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Week Ahead – US and UK Data to Lead Quiet Week as Dollar Can’t Make Up its Mind

After plenty of excitement from central banks and top-tier economic releases in the past couple of weeks, things will take a backseat over the next seven days. The slower news pulse could give way to some sideways action in currency markets as the US dollar fights off selling pressure. A more cautious mood on Wall Street could assist dollar bulls as stocks tend to perform poorly in May. There could be a further boost for the greenback coming in the form of the latest US CPI and retail sales numbers. The pound, meanwhile, which remained largely unruffled by the Bank of England’s decision to slow down QE, will be looking to UK GDP and Scottish elections results for direction.

The waiting game

The virus landscape around the world keeps changing continually, compelling a constant rethink by investors as the outlook brightens up in one part of the world but deteriorates rapidly in another. However, the central narrative that stimulus and vaccines will eventually pull the global economy out of the pandemic hole hasn’t changed. More importantly, most of the good news is priced in right now and although worrying virus headlines are only temporarily setting back risk appetite, there seems to be a clear lack of new drivers in the markets lately.

This was evident by the relatively modest lift to stocks by the string of record-busting earnings announcements on Wall Street this season. Bond markets have also been fairly steady as the Federal Reserve has repeatedly stressed that now is not the time to talk about tapering. Eurozone bond yields have stood out, however, climbing to fresh highs. But this could be interpreted as a bit of catch-up and euro/dollar dynamics haven’t altered considerably.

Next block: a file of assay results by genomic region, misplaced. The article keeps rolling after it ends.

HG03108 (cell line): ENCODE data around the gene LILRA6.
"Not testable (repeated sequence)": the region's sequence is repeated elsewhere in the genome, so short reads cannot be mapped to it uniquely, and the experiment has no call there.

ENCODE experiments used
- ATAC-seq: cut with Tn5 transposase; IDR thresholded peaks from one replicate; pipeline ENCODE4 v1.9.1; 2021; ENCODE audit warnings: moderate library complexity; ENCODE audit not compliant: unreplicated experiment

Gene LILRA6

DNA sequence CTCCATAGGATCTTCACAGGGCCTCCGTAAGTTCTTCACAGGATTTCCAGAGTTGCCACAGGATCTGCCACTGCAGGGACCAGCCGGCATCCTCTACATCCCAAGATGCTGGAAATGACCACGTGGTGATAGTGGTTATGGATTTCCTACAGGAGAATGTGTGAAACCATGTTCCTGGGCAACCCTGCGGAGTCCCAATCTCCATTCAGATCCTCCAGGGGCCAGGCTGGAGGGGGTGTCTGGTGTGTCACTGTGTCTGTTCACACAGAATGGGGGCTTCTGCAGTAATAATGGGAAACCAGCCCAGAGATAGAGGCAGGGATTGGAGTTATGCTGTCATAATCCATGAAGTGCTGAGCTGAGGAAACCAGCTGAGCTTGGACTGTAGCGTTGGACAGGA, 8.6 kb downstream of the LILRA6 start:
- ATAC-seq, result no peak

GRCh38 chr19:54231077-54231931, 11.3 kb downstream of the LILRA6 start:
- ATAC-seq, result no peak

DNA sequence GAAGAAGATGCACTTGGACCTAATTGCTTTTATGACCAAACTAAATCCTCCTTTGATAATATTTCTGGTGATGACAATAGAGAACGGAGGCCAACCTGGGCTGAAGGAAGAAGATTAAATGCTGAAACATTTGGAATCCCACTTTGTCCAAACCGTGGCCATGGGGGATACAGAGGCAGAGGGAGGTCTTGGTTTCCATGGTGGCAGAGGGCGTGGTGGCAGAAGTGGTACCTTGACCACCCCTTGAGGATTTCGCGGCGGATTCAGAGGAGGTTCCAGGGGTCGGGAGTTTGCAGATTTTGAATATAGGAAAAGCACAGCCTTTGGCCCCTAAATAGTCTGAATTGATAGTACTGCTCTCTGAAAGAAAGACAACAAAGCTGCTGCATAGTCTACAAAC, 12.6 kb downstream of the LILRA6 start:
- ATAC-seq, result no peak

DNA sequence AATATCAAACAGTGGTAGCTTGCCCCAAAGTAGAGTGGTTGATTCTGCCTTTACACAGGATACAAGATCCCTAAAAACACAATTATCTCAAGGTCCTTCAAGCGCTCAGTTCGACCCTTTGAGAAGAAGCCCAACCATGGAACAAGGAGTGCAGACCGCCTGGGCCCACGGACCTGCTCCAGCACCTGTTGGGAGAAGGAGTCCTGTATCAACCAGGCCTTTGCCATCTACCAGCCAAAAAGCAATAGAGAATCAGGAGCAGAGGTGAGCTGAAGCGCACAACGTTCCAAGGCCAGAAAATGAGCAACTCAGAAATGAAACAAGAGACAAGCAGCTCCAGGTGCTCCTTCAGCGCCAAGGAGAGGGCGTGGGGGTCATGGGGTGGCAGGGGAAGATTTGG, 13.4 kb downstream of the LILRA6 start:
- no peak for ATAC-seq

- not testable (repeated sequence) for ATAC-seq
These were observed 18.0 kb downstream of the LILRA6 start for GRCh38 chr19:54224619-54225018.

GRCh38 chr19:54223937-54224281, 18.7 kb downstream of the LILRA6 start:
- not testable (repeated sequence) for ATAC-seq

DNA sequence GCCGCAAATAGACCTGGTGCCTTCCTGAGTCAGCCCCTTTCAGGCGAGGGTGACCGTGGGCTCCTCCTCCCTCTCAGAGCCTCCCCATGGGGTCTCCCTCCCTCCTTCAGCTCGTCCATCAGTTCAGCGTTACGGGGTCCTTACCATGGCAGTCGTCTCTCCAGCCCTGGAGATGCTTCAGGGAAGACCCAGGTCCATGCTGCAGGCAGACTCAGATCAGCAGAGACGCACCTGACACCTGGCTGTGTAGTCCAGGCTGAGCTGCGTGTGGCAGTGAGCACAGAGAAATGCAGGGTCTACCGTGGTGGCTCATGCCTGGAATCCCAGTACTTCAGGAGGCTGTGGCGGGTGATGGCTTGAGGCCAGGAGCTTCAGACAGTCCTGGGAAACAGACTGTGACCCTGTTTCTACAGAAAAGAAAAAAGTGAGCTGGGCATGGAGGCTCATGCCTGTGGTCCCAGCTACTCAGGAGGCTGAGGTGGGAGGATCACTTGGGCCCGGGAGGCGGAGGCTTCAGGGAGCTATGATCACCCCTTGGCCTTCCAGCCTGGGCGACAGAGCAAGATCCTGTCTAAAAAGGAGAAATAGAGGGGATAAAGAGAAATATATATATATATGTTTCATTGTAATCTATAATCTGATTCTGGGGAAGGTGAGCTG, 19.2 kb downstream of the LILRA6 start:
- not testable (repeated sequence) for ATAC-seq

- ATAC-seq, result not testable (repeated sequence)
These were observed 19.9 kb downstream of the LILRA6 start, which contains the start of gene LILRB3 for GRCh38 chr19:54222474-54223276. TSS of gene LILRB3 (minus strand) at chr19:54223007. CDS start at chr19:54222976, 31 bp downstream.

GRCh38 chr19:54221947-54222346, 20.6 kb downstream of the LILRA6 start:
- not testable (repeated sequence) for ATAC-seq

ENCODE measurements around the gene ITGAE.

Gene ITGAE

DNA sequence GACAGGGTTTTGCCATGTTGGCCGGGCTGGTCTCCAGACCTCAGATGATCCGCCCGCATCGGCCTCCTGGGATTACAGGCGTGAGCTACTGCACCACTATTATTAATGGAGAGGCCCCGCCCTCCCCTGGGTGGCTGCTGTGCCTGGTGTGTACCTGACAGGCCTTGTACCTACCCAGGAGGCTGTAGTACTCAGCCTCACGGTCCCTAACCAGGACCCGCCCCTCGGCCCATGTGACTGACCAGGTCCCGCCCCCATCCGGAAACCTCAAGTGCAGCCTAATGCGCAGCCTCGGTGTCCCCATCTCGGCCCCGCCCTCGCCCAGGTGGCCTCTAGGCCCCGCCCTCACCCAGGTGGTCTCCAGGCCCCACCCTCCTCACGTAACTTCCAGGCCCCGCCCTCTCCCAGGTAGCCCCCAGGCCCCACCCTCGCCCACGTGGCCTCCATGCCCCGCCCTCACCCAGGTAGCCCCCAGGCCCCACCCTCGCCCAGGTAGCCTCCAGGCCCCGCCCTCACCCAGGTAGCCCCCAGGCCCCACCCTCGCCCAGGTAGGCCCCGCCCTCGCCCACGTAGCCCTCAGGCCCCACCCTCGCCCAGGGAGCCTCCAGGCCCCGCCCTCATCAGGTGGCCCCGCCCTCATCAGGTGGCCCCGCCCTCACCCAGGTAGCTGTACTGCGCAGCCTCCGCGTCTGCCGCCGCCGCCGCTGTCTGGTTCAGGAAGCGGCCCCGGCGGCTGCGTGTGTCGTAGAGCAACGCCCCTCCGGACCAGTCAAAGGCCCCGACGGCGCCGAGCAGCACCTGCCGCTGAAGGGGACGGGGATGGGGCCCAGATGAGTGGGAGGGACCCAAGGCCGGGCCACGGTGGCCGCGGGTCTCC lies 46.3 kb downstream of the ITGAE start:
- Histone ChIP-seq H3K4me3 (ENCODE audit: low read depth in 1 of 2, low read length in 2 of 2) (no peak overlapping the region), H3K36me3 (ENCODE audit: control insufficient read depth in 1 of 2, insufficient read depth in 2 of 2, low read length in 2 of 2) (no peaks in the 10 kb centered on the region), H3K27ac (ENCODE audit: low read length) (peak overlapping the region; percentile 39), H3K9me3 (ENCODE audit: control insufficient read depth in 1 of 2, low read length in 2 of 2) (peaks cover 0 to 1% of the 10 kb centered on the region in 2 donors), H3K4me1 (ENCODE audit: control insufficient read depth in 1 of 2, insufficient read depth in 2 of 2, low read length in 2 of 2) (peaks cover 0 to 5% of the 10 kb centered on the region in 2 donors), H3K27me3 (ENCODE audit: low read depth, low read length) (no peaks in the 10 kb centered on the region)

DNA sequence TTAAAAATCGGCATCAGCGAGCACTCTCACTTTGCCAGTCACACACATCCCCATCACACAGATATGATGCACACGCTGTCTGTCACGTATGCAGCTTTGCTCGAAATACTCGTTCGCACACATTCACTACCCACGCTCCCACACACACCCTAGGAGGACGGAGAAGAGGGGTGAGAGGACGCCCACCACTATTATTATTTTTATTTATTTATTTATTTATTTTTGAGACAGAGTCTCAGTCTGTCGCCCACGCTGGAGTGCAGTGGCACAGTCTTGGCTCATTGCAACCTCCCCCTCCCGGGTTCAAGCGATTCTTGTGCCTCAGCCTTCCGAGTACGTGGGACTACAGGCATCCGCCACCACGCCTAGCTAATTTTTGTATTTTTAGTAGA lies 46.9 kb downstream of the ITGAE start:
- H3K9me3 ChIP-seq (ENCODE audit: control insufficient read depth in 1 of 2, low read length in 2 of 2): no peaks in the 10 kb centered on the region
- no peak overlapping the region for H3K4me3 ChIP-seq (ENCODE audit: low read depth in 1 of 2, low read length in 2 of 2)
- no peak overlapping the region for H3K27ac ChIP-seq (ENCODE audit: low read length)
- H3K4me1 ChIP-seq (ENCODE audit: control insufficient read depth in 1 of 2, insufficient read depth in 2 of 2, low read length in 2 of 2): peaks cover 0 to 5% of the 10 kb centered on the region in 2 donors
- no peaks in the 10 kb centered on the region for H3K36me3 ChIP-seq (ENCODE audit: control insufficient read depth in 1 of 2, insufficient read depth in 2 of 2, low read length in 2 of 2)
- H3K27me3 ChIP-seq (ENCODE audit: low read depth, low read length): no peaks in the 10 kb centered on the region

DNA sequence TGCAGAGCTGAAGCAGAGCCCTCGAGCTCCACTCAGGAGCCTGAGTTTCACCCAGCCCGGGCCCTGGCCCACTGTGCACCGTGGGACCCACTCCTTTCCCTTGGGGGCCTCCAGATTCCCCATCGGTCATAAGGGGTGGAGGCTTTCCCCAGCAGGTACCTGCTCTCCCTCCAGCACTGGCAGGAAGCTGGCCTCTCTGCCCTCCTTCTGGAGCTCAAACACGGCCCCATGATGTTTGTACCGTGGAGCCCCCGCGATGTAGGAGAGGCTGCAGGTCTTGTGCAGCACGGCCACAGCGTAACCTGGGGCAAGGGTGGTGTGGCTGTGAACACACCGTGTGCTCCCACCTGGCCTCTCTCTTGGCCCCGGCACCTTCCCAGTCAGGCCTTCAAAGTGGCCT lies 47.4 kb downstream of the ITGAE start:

The big question now is, are traders simply standing by, waiting for the next major trigger to rekindle the risk rally, or are they biding their time until the Fed signals its first tapering move?

Inflation and retail sales to be eyed in America

US data certainly suggests it’s only a matter of time before the Fed finds itself in a spot where it can no longer justify its colossal monthly pace of $120 billion in bond purchases. Next week’s indicators are likely to further raise question marks about the Fed’s ultra-dovish stance. The consumer price index is out on Wednesday and expectations are that the 12-month rate jumped by one percentage point to 3.6% in April. The increase in the core rate is anticipated to have been more moderate, from 1.6% to 2.6%.